Of course, the present silicate-based green phosphors may be used with known yellow, orange, or red phosphors. For example, U.S. Pat. No. 6,649,946 to Bogner et al. disclosed yellow to red phosphors based on alkaline earth silicon nitride materials as host lattices, where the phosphors may be excited by a blue LED emitting at 450 nm. The red to yellow emitting phosphors uses a host lattice of the nitridosilicate type MxSiyNz:Eu, wherein M is at least one of an alkaline earth metal chosen from the group Ca, Sr, and Ba, and wherein z=2/3 x+4/3 y. One example of a material composition is Sr2Si5N8:Eu2+. The use of such red to yellow phosphors was disclosed with a blue light emitting primary source together with one or more red and green phosphors. The objective of such a material was to improve the red color rendition R9 (adjust the color rendering to red-shift), as well as providing a light source with an improved overall color rendition Ra.
Another example of a disclosure of supplementary phosphors, including red phosphors, that may be used with the present silicate-based green phosphors, may be found in U.S. Patent Application 2003/0006702 to Mueller-Mach, which disclosed a light emitting device having a (supplemental) fluorescent material that receives primary light from a blue LED having a peak wavelength of 470 nm, the supplemental fluorescent material radiating light in the red spectral region of the visible light spectrum. The supplementary fluorescent material is used in conjunction with a main fluorescent material to increase the red color component of the composite output light, thus improving the white output light color rendering. In a first embodiment, the main fluorescent material is a Ce activated and Gd doped yttrium aluminum garnet (YAG), while the supplementary fluorescent material is produced by doping the YAG main fluorescent material with Pr. In a second embodiment, the supplementary fluorescent material is a Eu activated SrS phosphor. The red phosphor may be, for example, (SrBaCa)2Si5N8:Eu2+. The main fluorescent material (YAG phosphor) has the property of emitting yellow light in response to the primary light from the blue LED. The supplementary fluorescent material adds red light to the blue light from the blue LED and the yellow light from the main fluorescent material.
U.S. Pat. No. 6,621,211 to Srivastava et al discloses a method of producing white light using a non-visible UV LED. This patent describes the use of supplementary green, orange, and/or red phosphors used in the phosphor system. The white light produced in this method was created by non-visible radiation impinging on three, and optionally a fourth, phosphor, of the following types: the first phosphor emitted orange light having a peak emission wavelength between 575 and 620 nm, and preferably comprised a europium and manganese doped alkaline earth pyrophosphate phosphor according to the formula A2P2O7:Eu2+, Mn2+.
Alternatively, the formula for the orange phosphor could be written (A1−x-yEuxMny)2P2O7, where 0<x≦0.2, and 0<y≦0.2. The second phosphor emits blue-green light having a peak emission wavelength between 495 and 550 nm, and is a divalent europium activated alkaline earth silicate phosphor ASiO:Eu2+, where A comprised at least one of Ba, Ca, Sr, or Mb. The third phosphor emitted blue light having a peak emission wavelength between 420 and 480 nm, and comprised either of the two commercially available phosphors “SECA,” D5(PO4)3Cl:Eu2+, where D was at least one of Sr, Ba, Ca, or Mg, or “BAM,” which may be written as AMg2Al16O27, where A comprised at least one of Ba, Ca, or Sr, or BaMgAl10O17:Eu2+. The optional fourth phosphor emits red light having a peak emission wavelength between 620 and 670 nm, and it may comprise a magnesium fluorogermanate phosphor MgO.MgF.GeO:Mn4+. The present silicate-based green phosphors are contemplated to be used with the known phosphors of U.S. Pat. No. 6,621,211.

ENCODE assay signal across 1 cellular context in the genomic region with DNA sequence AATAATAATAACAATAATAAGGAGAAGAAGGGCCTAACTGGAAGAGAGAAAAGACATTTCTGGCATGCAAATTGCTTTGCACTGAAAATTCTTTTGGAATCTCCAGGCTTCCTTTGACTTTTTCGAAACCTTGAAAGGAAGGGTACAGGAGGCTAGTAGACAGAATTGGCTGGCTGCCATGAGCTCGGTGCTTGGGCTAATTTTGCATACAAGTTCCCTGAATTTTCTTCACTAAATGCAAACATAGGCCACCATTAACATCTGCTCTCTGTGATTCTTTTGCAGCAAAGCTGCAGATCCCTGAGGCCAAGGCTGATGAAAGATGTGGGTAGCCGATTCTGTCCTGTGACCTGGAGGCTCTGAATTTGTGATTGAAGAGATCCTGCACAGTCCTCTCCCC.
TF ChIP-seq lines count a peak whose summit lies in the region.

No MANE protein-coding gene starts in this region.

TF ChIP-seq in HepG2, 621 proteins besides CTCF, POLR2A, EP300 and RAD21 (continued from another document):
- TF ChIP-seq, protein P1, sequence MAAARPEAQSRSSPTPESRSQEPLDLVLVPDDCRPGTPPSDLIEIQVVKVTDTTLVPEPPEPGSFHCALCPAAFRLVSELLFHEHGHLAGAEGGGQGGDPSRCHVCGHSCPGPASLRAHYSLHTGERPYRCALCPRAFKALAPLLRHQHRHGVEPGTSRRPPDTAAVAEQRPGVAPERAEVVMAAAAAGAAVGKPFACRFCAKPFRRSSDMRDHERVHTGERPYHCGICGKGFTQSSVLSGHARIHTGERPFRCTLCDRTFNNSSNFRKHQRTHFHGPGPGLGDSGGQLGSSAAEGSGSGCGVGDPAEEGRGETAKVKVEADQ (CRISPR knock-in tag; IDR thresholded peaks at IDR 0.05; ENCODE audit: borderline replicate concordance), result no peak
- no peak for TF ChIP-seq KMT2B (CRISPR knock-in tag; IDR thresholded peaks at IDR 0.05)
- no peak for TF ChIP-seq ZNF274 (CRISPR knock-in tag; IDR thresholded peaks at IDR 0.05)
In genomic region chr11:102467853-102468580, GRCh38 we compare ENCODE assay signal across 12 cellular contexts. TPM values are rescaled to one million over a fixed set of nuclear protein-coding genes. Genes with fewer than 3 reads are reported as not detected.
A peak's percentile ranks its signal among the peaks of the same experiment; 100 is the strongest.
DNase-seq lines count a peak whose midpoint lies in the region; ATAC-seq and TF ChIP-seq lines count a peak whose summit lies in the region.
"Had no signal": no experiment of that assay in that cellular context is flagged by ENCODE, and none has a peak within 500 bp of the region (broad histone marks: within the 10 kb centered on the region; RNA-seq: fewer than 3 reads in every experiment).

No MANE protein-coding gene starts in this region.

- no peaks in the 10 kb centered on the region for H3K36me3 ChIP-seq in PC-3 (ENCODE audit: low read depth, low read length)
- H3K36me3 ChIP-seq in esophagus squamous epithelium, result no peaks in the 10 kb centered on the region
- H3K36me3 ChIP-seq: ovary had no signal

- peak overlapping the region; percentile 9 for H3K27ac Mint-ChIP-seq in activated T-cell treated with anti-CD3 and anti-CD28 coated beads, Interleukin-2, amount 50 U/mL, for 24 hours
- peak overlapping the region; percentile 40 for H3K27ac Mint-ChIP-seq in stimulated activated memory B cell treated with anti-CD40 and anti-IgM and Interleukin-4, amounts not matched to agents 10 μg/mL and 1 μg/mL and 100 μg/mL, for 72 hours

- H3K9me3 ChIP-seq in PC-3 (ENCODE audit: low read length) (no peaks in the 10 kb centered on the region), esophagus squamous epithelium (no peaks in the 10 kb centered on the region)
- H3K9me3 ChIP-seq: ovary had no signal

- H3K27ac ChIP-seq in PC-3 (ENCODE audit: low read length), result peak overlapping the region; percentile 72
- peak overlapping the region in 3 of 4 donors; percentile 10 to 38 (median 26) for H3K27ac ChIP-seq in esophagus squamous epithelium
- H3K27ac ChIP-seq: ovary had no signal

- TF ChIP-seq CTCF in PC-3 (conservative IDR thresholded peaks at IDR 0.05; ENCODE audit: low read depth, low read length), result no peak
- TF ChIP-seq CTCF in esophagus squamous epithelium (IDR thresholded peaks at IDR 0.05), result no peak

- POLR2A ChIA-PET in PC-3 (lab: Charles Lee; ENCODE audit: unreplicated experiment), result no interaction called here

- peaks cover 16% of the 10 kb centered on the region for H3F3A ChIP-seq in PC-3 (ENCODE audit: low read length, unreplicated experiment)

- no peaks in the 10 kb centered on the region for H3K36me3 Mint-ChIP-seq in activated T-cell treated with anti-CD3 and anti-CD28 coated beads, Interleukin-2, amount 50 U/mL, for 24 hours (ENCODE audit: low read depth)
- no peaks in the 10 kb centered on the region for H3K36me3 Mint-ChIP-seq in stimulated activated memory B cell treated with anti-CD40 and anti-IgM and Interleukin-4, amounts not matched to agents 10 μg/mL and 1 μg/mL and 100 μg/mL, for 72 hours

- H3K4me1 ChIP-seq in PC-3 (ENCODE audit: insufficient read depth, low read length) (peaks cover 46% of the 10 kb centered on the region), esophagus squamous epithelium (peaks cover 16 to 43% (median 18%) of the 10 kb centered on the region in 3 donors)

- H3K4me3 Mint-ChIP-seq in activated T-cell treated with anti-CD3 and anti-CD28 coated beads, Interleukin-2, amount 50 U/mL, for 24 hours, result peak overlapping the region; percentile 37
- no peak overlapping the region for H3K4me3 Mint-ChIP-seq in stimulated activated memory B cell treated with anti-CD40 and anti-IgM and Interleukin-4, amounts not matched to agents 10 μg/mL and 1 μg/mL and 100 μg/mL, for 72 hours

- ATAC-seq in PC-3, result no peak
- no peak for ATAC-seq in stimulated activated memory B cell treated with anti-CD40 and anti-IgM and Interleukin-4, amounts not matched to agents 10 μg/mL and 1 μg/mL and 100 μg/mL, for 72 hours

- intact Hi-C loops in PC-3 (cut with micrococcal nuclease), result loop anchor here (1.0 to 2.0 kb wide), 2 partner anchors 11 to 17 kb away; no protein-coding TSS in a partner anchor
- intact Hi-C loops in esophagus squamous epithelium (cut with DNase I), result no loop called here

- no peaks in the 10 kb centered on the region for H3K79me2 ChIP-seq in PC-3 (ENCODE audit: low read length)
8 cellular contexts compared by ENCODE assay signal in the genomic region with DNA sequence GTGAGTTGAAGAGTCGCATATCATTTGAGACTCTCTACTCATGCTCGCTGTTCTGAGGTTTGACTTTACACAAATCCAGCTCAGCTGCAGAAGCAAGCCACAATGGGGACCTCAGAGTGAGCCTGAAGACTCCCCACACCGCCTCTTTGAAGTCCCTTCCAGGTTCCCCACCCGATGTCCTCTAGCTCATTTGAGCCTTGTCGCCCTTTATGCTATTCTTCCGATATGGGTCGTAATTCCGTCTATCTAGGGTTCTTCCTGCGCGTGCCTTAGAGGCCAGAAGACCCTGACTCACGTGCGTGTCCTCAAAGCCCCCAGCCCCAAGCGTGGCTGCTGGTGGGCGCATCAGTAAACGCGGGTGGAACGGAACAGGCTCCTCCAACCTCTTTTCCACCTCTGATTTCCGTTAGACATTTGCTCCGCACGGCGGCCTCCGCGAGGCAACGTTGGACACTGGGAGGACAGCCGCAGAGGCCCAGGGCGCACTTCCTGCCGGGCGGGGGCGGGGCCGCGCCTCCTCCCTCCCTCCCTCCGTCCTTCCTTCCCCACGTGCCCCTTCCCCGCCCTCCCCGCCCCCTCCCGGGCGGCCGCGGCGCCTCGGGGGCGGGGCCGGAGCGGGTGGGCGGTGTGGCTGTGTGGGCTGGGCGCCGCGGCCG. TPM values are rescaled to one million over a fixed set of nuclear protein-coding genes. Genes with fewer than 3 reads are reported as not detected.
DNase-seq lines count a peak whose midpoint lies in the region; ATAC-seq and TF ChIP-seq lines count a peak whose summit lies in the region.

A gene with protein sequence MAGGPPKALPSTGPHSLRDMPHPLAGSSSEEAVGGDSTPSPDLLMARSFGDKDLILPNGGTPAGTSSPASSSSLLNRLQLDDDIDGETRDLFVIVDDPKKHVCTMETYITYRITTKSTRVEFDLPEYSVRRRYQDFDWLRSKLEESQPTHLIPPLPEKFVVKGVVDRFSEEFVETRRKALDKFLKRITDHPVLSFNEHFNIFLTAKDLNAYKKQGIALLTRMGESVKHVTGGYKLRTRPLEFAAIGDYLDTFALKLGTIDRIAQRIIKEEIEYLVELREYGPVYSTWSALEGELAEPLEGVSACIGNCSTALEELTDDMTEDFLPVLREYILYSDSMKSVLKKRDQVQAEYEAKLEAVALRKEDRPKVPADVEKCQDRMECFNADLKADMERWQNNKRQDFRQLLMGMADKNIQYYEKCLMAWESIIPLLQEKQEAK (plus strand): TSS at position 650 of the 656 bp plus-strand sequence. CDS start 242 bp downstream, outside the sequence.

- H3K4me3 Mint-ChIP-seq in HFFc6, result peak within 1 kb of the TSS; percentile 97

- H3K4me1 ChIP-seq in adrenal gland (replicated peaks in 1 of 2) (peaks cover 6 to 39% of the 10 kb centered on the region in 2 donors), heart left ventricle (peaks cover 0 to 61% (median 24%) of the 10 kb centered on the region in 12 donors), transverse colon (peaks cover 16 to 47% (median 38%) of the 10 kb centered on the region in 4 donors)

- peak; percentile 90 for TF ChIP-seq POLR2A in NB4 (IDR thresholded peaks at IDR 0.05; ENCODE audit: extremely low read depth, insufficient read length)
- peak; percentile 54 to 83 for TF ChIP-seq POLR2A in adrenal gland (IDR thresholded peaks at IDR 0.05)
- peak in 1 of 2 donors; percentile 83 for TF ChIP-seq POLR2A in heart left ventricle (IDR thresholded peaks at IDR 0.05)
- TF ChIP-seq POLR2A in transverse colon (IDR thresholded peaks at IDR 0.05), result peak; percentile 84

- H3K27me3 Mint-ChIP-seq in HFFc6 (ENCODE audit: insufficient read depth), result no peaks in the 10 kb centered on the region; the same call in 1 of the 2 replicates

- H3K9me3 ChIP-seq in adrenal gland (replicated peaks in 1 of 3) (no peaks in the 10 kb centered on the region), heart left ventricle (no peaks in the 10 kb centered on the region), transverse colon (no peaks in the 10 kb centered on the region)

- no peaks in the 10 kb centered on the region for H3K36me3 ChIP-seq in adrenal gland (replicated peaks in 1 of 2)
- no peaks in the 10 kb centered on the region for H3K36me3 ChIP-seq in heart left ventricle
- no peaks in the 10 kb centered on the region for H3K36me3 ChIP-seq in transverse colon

Many modifications of the illustrative embodiments of the invention disclosed above will readily occur to those skilled in the art. Accordingly, the invention is to be construed as including all structure and methods that fall within the scope of the appended claims.
|Citing Patent||Filing date||Publication date||Applicant||Title|
|US7368179||Apr 13, 2004||May 6, 2008||Sarnoff Corporation||Methods and devices using high efficiency alkaline earth metal thiogallate-based phosphors|
|US7648650||Apr 9, 2007||Jan 19, 2010||Intematix Corporation||Aluminum-silicate based orange-red phosphors with mixed divalent and trivalent cations|
|US7713442||Sep 28, 2007||May 11, 2010||Lightscape Materials, Inc.||Metal silicate halide phosphors and LED lighting devices using the same|
|US7786659 *||Jun 17, 2008||Aug 31, 2010||Hitachi, Ltd.||Plasma display with a novel green-silicate phosphor|
|US7820075 *||May 23, 2007||Oct 26, 2010||Intematix Corporation||Phosphor composition with self-adjusting chromaticity|
|US7851990 *||Sep 6, 2007||Dec 14, 2010||He Shan Lide Electronic Enterprise Company Ltd.||Method for generating low color temperature light and light emitting device adopting the same|
|US7883226||Sep 28, 2007||Feb 8, 2011||Intematix Corporation||LED signal lamp|
|US7915627||Oct 17, 2007||Mar 29, 2011||Intematix Corporation||Light emitting device with phosphor wavelength conversion|
|US7998364 *||May 29, 2007||Aug 16, 2011||Dalian Luminglight Science And Technology Co., Ltd.||Silicate phosphor and its manufacture method as well as light-emitting device using the same|
|US8098005 *||Jan 17, 2008||Jan 17, 2012||Samsung Led Co., Ltd.||White light emitting device|